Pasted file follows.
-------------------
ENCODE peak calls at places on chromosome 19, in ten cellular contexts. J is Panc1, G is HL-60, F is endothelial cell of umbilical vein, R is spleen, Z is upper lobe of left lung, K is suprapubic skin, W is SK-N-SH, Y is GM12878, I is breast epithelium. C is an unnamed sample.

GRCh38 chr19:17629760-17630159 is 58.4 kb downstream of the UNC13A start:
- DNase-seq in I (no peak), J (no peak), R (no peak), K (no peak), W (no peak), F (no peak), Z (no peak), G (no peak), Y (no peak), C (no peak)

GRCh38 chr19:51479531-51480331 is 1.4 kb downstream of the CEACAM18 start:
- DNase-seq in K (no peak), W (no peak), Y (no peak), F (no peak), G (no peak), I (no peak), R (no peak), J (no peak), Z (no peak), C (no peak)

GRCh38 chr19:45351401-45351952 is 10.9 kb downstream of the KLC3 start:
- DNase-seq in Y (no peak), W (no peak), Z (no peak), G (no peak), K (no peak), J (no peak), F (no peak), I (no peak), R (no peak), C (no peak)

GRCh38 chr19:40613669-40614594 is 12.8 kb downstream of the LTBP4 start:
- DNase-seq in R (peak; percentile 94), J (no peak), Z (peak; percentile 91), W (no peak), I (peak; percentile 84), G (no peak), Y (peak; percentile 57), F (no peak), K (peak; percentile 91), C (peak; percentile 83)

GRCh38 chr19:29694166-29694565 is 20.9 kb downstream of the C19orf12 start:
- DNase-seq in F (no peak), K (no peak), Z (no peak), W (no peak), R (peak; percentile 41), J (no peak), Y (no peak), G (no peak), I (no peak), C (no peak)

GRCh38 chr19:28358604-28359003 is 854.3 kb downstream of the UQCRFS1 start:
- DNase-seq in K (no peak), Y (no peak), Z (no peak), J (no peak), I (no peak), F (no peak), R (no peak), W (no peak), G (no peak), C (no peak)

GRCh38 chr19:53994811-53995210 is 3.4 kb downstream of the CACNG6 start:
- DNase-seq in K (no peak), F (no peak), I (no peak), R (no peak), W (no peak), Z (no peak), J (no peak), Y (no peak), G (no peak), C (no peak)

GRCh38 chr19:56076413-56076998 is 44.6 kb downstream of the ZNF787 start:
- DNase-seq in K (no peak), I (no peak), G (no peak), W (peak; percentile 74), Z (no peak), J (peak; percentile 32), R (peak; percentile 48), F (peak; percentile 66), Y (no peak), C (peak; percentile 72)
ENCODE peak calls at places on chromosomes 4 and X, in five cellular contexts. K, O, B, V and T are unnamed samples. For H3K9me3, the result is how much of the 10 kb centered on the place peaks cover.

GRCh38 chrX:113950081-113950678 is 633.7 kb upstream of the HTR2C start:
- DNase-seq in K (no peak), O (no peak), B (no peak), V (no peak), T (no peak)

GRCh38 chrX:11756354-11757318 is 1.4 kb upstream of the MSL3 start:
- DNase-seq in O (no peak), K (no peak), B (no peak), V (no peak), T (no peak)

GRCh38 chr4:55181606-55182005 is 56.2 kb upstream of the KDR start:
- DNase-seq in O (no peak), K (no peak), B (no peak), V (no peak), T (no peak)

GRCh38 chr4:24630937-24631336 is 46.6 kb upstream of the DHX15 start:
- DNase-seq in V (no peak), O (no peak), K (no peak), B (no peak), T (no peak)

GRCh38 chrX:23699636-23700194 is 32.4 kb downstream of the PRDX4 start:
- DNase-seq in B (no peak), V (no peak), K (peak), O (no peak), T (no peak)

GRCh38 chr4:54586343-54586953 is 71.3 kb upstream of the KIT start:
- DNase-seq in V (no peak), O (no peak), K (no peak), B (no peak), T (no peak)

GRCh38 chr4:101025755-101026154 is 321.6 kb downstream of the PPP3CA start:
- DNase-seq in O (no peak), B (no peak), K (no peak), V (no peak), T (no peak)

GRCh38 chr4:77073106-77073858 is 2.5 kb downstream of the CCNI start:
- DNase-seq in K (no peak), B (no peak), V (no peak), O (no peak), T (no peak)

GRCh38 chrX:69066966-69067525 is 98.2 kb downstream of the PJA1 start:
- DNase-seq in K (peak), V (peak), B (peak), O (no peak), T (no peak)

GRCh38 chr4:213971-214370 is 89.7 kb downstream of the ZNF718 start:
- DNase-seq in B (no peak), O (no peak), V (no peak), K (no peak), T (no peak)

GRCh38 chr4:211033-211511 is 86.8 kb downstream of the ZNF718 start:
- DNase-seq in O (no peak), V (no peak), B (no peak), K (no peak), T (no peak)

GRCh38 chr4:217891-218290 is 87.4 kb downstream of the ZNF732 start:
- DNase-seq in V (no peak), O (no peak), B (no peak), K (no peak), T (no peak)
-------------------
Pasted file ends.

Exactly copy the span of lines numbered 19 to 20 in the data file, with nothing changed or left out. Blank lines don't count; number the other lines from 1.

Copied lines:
GRCh38 chrX:113950081-113950678 is 633.7 kb upstream of the HTR2C start:
- DNase-seq in K (no peak), O (no peak), B (no peak), V (no peak), T (no peak)